Guest Blog by Carol Ann Lydon, Committee Chair, Bee Campus USA - Blue Ridge Community College, North Carolina
Blue Ridge Community College, located in Flat Rock, North Carolina, became a Bee Campus USA affiliate in 2017, two years after neighboring Hendersonville’s achieved Bee City USA certification. The two affiliates have collaborated on pollinator conservation events, outreach, and activities ever since. Blue Ridge recognizes the importance of all pollinators to the reproduction of the region’s crops as well as the diverse native flora of North Carolina. Read on to learn about the ways in which the college has integrated pollinator conservation into many aspects of life on campus!
Education & Outreach
In 2019, Blue Ridge’s Bee Campus committee and Hendersonville’s Bee City committee worked together to participate in a variety of outreach events. The two committees hosted tables focused on pollinator outreach at the Bee Bold Pollinator Festival hosted by Bold Rock Hard Cider in August and the annual harvest celebration in November. The table included information on native plants, gardening for pollinators, the role of native bees and honey bees in food production, and even some bee trivia questions!
This was the inaugural Bold Rock Bee Bold Pollinator Festival, and Blue Ridge’s Bee Campus committee along with Hendersonville Bee City USA aimed to raise awareness of the importance of pollinators. Without the pollination services provided by bees, apple trees would not bear the fruit required for Bold Rock to produce their cider. No bees, no Bold Rock! This festival celebrated pollinators and educated the community about these species which are also crucial members of the community.
Blue Ridge also hosted the Western North Carolina Gardening Symposium where speakers shared information about gardening and the ways in which gardeners can create habitat for bees and other pollinators.
Pollinator Health & Habitat
Blue Ridge was excited to plant four pollinator-friendly habitats on campus in 2019, encompassing over an acre of land. The college worked with the U.S. Fish and Wildlife Service to source seed and design and install the habitat. The U.S. Fish and Wildlife Service donated seeds, which included a North Carolina mountains meadow mix, butterfly and hummingbird garden mix, and a mesic-dry mix. A representative from U.S. Fish and Wildlife helped the Bee Campus Committee designate the best areas for pollinator habitat and advised on where to plant different species. All donated seeds were planted by the Facilities Director, Groundskeeper, and grounds crew. As winter has turned to spring, the campus community has enjoyed watching these new pollinator habitats come to life.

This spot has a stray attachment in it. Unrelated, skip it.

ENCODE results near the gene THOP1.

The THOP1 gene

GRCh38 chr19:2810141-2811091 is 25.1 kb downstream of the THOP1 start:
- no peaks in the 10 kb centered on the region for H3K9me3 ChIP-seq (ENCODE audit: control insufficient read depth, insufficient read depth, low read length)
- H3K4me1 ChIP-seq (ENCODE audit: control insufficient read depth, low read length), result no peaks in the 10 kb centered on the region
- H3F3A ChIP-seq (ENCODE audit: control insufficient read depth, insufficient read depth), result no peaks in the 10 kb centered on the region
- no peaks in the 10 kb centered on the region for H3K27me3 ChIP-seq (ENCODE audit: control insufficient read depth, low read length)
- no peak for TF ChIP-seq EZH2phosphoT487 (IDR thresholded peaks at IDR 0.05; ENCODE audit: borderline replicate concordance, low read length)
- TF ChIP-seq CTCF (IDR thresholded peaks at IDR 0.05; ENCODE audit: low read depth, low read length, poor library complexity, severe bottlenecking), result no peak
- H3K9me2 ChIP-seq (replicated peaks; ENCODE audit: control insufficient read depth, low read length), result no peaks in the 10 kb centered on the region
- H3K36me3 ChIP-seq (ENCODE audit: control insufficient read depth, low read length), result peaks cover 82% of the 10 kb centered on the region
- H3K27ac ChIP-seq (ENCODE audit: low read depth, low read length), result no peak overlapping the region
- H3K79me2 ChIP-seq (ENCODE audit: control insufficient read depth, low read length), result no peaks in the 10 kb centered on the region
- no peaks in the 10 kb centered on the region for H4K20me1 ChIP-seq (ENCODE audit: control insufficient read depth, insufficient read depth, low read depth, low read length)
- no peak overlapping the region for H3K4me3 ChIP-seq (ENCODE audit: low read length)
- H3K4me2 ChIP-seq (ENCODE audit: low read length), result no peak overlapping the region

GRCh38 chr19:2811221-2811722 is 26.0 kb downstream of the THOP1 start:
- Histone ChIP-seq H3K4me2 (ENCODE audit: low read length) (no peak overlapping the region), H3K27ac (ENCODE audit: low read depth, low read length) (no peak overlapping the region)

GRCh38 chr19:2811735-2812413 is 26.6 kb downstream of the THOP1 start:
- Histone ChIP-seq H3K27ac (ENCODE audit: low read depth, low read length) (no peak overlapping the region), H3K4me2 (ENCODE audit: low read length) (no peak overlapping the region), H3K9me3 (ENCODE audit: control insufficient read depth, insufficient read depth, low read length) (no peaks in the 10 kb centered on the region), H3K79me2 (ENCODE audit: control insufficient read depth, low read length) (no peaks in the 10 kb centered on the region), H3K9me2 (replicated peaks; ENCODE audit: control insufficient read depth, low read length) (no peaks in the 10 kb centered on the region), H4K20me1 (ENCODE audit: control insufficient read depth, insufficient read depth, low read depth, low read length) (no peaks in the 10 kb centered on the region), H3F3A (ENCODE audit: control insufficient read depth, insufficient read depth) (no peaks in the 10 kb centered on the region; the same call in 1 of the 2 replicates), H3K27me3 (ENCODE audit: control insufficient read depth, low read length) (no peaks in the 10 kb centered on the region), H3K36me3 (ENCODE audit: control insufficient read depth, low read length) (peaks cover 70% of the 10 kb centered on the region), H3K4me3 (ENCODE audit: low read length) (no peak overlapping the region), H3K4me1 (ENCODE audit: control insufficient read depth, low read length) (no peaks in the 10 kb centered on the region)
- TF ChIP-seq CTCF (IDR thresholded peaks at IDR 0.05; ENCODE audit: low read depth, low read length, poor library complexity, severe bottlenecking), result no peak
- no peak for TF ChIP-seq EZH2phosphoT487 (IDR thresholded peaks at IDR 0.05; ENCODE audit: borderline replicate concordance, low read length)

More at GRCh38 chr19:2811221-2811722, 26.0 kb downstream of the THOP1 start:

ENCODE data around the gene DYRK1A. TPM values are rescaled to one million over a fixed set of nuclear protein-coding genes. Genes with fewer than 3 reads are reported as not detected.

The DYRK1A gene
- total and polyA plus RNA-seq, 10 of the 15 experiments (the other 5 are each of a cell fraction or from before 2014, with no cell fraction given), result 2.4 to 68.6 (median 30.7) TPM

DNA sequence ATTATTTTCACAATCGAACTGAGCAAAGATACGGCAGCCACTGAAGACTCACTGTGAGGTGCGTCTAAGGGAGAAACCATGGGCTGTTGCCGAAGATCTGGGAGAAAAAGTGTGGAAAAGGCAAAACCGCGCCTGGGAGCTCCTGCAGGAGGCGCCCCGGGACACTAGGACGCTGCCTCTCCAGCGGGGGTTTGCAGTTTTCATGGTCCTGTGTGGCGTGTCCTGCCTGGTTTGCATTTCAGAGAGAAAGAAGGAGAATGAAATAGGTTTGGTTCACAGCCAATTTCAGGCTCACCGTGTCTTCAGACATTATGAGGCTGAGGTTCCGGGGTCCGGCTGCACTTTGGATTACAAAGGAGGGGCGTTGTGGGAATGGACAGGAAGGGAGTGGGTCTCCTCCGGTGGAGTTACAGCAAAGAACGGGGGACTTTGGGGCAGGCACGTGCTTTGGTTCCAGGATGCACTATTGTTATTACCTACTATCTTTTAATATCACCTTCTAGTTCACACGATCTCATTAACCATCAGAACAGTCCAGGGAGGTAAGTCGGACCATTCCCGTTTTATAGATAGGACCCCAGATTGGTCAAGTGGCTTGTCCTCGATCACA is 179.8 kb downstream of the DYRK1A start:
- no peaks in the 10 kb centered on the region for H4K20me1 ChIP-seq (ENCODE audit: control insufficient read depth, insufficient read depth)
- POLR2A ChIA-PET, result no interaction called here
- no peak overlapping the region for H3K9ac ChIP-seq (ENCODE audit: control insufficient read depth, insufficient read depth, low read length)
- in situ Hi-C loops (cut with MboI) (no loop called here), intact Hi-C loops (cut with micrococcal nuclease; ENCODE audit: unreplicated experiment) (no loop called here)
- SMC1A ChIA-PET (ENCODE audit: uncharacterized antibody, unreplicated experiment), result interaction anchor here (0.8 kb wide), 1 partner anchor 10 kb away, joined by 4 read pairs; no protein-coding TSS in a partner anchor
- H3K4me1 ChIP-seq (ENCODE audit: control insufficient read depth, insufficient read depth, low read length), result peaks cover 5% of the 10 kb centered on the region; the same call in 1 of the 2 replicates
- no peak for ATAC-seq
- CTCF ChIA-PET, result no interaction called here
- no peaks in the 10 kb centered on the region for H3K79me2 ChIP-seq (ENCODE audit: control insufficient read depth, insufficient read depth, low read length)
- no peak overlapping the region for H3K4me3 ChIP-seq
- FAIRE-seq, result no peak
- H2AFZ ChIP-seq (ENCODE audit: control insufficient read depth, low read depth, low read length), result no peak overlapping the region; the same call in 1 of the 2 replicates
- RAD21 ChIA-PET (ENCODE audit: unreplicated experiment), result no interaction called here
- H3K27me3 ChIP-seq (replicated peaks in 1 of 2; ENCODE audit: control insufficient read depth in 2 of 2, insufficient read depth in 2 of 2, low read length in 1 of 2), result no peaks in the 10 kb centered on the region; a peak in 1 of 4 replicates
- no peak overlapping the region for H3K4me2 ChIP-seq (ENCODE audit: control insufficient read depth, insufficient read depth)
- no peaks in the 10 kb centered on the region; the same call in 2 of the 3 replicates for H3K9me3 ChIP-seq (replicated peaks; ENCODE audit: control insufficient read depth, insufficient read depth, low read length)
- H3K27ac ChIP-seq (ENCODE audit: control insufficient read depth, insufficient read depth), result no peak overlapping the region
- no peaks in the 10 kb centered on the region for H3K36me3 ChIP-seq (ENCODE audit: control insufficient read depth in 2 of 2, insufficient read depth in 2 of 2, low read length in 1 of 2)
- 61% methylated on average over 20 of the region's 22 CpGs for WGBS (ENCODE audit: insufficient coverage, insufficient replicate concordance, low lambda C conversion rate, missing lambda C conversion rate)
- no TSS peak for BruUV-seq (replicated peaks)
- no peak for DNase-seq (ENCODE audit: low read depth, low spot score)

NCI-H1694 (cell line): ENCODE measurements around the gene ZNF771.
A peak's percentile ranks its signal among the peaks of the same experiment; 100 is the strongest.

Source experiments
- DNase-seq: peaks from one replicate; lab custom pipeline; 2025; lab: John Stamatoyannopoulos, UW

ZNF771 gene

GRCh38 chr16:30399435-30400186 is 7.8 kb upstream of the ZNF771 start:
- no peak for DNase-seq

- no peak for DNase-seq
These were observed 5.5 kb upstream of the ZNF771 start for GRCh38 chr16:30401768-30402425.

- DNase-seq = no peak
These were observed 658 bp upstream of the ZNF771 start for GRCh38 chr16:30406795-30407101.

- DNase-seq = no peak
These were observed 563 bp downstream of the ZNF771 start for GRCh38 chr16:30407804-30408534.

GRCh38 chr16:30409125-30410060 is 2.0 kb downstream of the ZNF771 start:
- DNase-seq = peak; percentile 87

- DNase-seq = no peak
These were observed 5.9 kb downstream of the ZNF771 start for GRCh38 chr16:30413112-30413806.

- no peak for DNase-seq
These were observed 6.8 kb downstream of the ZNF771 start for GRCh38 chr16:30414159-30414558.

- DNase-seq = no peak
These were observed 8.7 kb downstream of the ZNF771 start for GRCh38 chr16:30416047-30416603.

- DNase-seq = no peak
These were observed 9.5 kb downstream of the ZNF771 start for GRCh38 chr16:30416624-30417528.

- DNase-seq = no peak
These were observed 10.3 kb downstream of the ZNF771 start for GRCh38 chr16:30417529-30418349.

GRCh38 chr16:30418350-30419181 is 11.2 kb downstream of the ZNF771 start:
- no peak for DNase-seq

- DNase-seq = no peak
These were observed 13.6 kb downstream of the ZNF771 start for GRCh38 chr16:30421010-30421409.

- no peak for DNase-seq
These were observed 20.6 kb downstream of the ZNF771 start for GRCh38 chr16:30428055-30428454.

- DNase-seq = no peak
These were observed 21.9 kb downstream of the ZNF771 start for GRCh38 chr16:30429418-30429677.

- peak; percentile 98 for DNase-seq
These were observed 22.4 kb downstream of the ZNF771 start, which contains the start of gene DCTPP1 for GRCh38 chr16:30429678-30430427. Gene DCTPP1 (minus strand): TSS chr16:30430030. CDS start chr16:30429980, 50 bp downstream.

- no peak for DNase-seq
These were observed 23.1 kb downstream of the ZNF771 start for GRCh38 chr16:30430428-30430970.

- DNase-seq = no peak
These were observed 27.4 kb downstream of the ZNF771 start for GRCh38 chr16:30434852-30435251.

In May of 2019, Blue Ridge student leaders planted a Monarch Waystation on campus. Students planted milkweed received through a grant from Monarch Watch, along with other native species. Many of the students had never worked in a garden before, so this was a great opportunity for them to learn about gardening and native plants. The Grounds Supervisor provided guidance and assistance to the students along the way. Students had a fantastic time learning and working together to create habitat. This spring the students involved in planting will register the garden as an official Monarch Waystation.
Curriculum & Continuing Education
Pollinator-related information was included in four continuing education courses offered in 2019: Wildlife Gardening, Introduction to Modern Landscaping, Plant Propagation, and Winter Gardening. As an example of how these courses covered pollinators, in Wildlife Gardening students learned how to replace yards requiring mowing, fertilizer, and chemicals with small wildlife gardens that require much less maintenance. Topics included habitat design, plant selection, and establishment to create habitat for pollinators and other native wildlife species. The Horticulture lead instructor also integrates discussions of pollinator ecology and conservation into all of the horticulture curriculum courses.
Policies & Practices
Blue Ridge has worked to improve habitat for pollinators not only through expanding floral resource availability but also by reducing the use of pesticides. Pesticide use has been reduced throughout the campus’ landscaping, including on the college’s lawns. The Grounds Department is committed to not spraying any flowering weeds while they are in bloom. These flowering weeds include dandelions, white clover, purple clover, henbit, and purple deadnettle. Learn more about Blue Ridge’s approach to managing pests while reducing negative impacts on pollinators and other wildlife by reading their integrated pest management plan
Blue Ridge looks forward to continuing their pollinator conservation work in the coming year and finding creative ways to expand their impact through collaborating with the Hendersonville Bee City USA committee.
Header photo by: Nancy Lee Adamson
These are the opinions and events of interest to the Bee City USA coordinator and Xerces Society.